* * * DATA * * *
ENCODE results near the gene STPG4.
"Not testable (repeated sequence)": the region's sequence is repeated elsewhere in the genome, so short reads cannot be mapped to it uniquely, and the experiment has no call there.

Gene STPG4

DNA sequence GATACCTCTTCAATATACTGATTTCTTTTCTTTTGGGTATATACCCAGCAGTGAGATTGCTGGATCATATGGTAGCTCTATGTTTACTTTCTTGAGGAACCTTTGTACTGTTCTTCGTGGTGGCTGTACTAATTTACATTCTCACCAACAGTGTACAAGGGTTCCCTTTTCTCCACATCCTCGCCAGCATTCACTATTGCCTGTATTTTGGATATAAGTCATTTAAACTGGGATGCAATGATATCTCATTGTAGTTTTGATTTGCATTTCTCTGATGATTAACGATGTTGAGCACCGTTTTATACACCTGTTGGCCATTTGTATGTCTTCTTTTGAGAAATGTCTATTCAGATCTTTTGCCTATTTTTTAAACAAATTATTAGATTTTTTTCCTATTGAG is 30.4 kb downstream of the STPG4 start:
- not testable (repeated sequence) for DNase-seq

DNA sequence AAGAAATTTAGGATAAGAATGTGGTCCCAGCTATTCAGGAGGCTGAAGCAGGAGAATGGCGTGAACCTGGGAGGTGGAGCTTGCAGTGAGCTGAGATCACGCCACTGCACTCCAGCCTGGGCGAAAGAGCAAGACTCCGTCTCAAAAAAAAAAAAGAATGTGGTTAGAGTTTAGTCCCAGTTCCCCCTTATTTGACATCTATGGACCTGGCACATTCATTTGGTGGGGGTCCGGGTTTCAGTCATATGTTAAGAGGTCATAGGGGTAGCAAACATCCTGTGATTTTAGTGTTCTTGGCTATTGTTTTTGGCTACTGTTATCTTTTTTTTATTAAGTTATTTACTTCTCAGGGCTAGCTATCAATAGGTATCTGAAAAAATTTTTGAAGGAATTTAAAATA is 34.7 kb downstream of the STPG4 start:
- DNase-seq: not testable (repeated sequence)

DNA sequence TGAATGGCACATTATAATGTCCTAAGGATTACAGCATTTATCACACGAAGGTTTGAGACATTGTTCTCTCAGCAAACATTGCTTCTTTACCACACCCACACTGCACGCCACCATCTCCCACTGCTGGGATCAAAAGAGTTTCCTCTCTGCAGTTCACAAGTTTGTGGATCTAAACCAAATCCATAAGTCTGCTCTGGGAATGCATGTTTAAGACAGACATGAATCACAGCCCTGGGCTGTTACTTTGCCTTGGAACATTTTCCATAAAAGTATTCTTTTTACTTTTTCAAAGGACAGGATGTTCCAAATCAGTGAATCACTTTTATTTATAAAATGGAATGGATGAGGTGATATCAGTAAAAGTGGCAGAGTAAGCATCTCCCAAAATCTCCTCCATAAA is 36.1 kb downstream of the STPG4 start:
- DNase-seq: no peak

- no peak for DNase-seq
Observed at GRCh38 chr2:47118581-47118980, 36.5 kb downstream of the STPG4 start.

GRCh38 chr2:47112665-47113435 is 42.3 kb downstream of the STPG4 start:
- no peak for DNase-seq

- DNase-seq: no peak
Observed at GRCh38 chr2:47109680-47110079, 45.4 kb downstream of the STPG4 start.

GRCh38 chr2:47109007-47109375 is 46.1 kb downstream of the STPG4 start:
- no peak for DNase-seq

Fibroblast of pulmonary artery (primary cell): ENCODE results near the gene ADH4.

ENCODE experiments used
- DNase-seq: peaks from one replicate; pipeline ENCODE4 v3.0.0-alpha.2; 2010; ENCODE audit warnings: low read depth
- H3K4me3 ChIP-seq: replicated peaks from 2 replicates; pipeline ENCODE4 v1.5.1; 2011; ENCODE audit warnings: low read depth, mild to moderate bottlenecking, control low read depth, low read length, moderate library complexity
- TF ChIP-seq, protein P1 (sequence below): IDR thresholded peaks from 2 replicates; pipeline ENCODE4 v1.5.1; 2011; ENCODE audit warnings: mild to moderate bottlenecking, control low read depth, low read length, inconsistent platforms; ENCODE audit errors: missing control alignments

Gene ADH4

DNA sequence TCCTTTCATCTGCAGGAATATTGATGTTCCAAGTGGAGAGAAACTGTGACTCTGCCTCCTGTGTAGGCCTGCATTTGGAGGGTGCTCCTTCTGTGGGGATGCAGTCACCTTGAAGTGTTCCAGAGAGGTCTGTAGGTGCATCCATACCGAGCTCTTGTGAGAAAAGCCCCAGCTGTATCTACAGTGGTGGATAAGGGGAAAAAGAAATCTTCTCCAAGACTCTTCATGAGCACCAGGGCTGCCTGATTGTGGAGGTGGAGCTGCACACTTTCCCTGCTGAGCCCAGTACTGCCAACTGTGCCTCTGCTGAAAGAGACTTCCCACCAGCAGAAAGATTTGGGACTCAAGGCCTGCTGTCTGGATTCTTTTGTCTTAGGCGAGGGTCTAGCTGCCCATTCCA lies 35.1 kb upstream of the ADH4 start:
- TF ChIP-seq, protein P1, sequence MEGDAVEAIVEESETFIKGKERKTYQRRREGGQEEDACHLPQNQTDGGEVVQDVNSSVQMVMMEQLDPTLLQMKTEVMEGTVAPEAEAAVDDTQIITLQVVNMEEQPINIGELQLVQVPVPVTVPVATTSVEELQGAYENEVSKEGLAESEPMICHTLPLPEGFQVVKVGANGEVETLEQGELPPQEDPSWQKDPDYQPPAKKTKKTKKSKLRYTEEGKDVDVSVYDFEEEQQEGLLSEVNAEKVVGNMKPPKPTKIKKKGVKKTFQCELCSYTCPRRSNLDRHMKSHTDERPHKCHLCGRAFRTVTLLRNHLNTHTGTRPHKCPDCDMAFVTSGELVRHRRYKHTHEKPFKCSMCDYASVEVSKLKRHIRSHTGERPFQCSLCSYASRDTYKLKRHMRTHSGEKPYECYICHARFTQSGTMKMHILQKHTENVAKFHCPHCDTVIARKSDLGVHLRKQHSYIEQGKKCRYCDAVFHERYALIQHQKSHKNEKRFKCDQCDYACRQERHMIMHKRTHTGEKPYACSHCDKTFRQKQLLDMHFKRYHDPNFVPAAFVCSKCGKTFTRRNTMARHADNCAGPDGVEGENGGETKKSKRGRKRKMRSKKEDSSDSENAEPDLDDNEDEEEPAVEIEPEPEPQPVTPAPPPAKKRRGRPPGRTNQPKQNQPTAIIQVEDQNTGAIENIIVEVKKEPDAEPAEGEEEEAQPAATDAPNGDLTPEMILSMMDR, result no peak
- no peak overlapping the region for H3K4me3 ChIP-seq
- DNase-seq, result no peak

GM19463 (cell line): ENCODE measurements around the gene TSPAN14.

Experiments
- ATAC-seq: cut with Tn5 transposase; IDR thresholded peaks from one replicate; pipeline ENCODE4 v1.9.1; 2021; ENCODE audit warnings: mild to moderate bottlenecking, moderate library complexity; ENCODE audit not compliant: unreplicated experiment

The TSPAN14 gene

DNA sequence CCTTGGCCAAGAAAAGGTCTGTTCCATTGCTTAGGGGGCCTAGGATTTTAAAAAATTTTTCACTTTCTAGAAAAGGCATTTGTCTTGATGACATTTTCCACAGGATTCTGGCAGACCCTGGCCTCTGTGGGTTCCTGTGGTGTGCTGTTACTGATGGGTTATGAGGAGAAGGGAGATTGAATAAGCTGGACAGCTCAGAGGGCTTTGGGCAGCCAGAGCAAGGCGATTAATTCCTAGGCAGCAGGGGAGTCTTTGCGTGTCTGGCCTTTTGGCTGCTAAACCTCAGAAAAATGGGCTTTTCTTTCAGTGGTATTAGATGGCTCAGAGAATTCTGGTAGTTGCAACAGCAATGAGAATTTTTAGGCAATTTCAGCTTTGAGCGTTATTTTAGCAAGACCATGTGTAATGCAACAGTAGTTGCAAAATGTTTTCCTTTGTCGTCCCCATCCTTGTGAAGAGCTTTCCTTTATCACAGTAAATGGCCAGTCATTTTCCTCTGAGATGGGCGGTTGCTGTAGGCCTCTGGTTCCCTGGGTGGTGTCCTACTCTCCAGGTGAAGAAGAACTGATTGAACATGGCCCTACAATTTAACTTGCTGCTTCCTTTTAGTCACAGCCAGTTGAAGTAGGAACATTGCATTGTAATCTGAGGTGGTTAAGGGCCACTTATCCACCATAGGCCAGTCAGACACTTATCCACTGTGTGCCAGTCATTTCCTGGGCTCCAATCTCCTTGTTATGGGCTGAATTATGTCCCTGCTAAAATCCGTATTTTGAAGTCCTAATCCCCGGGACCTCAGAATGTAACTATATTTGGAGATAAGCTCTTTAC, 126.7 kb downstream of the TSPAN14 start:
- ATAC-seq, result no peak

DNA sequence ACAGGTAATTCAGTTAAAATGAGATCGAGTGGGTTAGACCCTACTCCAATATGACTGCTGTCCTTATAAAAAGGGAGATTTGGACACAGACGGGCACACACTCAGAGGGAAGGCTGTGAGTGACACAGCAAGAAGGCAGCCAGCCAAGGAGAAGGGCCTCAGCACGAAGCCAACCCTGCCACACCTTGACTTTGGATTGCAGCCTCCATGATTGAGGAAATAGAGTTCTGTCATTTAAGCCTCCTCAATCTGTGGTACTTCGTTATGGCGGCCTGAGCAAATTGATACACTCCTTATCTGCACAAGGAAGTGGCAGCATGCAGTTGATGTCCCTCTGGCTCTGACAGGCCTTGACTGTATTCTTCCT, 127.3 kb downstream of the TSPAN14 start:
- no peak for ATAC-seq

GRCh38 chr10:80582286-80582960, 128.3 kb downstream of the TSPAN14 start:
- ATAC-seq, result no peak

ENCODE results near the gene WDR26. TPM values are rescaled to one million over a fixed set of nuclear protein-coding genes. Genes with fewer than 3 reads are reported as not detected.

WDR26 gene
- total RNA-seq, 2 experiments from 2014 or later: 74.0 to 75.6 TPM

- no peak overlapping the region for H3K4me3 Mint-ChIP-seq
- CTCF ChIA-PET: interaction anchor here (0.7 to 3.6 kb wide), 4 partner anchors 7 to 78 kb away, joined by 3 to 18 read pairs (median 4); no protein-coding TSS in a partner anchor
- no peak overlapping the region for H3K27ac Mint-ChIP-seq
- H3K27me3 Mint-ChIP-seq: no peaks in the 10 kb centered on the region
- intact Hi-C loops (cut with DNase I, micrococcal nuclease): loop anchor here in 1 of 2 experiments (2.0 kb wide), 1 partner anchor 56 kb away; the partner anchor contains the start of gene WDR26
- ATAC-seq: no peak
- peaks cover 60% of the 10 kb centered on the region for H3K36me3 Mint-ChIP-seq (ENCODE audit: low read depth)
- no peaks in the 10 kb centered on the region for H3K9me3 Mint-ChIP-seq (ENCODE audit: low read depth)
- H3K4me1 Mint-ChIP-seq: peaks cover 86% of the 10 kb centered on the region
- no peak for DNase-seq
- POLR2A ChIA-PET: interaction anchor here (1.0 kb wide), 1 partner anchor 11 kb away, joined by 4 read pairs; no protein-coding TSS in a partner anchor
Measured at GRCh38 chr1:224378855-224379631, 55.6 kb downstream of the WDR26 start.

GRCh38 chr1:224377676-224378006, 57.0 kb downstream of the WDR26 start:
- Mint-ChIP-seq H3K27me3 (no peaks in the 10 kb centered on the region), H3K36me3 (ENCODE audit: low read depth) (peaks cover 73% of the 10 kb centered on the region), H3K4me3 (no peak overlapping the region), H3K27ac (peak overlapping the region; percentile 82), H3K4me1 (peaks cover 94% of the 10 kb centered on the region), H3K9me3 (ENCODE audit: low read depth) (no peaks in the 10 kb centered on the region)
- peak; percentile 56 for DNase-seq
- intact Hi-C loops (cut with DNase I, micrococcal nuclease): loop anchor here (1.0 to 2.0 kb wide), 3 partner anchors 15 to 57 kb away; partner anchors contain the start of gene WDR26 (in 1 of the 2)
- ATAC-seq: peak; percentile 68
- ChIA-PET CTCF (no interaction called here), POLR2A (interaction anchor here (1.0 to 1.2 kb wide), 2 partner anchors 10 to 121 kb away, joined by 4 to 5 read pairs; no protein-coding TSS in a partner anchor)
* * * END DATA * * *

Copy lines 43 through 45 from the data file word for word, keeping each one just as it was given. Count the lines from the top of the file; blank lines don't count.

- no peak overlapping the region for H3K27ac Mint-ChIP-seq
- H3K27me3 Mint-ChIP-seq: no peaks in the 10 kb centered on the region
- intact Hi-C loops (cut with DNase I, micrococcal nuclease): loop anchor here in 1 of 2 experiments (2.0 kb wide), 1 partner anchor 56 kb away; the partner anchor contains the start of gene WDR26